What is a 'Point of Purchase - POP'
A point of purchase (POP) is a place where sales are made. On a macro-level, a point of purchase may be a mall, market or city. On a micro-level, retailers consider a point of purchase to be the area surrounding the counter where customers pay. It is also known as "point of sale."
BREAKING DOWN 'Point of Purchase - POP'
In recent years, the point of purchase for products and services has become an important focus for marketers, because consumers tend to make purchasing decisions on very high-margin products or services at these strategic locations. Points of purchase may be real, as in the case of a "brick and mortar" store, or virtual, as in the case of an electronic retailer that sells goods and services over the Internet.
At the point of purchase, the merchant typically creates an invoice or sales order. After receiving payment, the seller creates a receipt that is given to the buyer. Such receipts are usually printed, but increasingly, these are being delivered electronically.
POP systems, more commonly called point-of-sale or POS systems, frequently use hardware or software systems tailored to the particular industry or business. Although some small retailers still use off-the-shelf cash registers to calculate payment amounts and issue receipts, most POS systems today are computer-based and incorporate other devices or peripherals, such as printers, bar code scanners, scales and touch screens. In some cases, customers perform the duties that were previously performed only by check-out clerks, such as scanning bar codes, weighing items that are sold by weight, operating POS terminals by tapping their fingers against touch screens, and making payments by swiping their credit cards or inserting cash into machines.
In addition, POS software is increasingly used for accounting, warehousing and management functions. It may be used to manage inventory, alerting the warehouse when shelves run low or even creating purchase orders that are automatically sent to suppliers. POS software may assist management in deterring theft and employee fraud. It may integrate with a business's accounting system to enter the day's sales directly into the company's books.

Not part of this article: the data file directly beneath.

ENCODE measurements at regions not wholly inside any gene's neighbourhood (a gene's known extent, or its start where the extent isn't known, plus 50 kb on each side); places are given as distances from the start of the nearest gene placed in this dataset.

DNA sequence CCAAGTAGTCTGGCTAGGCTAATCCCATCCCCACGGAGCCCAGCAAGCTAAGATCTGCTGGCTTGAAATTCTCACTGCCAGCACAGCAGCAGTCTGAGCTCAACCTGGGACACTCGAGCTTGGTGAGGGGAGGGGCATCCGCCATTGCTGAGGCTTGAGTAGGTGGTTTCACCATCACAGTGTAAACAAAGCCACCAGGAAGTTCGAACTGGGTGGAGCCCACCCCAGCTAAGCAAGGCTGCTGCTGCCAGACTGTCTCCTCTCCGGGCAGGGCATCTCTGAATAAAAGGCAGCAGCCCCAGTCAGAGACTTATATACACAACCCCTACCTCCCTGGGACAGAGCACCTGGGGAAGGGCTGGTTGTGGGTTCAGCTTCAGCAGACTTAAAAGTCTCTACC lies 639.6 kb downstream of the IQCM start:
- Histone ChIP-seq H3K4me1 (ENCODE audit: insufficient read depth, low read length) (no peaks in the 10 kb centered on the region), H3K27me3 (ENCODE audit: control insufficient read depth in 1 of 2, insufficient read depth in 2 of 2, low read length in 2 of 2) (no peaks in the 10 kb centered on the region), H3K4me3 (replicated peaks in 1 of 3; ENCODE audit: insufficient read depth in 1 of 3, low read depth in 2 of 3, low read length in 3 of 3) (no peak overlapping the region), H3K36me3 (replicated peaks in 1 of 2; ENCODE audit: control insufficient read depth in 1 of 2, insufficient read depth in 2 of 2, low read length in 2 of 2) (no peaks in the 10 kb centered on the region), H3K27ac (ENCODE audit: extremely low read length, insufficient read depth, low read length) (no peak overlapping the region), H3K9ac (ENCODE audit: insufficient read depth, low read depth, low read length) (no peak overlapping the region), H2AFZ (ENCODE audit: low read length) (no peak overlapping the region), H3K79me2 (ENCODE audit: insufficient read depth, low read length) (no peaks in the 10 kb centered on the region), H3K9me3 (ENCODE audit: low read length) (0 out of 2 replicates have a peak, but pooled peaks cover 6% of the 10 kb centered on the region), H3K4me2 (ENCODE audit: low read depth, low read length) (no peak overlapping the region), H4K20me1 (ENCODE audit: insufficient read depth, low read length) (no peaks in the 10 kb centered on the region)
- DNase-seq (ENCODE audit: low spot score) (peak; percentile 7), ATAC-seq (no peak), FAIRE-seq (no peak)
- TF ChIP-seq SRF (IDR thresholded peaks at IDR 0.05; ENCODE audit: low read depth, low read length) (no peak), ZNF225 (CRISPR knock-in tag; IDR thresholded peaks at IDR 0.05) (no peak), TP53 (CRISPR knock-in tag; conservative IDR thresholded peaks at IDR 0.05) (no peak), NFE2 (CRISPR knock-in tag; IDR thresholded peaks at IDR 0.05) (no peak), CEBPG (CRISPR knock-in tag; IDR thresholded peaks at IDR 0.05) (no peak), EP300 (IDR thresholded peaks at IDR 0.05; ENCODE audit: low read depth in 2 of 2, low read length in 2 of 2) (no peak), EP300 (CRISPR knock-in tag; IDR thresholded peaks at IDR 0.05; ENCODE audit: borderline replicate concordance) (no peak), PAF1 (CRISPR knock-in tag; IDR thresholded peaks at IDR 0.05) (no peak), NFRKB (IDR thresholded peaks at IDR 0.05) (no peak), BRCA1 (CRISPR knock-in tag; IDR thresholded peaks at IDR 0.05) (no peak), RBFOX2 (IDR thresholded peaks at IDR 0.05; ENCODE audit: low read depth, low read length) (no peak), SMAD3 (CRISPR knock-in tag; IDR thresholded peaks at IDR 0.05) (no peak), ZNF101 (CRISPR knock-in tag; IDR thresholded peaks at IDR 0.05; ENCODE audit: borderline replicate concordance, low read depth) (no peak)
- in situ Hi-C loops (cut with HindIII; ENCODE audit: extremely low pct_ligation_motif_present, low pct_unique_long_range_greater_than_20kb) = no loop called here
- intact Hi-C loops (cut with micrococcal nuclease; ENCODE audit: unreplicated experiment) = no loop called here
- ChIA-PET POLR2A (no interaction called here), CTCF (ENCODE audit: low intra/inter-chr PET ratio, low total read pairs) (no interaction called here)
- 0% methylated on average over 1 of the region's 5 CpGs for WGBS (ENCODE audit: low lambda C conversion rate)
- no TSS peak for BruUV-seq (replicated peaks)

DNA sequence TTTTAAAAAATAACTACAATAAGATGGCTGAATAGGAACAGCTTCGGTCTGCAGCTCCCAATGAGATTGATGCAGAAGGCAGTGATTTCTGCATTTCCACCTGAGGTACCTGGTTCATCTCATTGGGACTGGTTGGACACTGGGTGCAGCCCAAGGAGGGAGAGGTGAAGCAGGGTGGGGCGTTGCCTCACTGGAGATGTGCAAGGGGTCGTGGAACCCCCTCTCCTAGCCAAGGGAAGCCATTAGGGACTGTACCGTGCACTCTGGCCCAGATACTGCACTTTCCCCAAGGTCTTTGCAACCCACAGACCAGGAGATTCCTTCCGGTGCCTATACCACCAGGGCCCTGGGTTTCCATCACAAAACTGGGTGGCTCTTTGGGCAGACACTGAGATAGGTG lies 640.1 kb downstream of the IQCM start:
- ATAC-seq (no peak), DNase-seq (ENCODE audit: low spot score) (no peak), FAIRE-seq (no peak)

Modern POS systems are commonly programmable or allow enhancement with third-party software programs, allowing users to tailor systems to specific needs. For example, many retailers use POS systems to manage membership programs that award points to frequent buyers, and then issue discounts on future purchases.
Cloud-based POS systems are increasingly in use today, especially by large online merchants. Large or small operations require reliable Internet connections for such systems, and typically provide for redundancy to prevent POS system inoperability if an Internet connection is lost. Cloud-based systems can greatly reduce the upfront costs of implementing a POS system for many businesses.
Another trend is toward allowing customers to interact directly with POS systems, especially in the hospitality industry. This is often referred to as location-based technology. At many restaurants, customers can view menus and place orders on terminals located at tables. In hotels, customers use similar terminals to place orders for room service or pay hotel bills.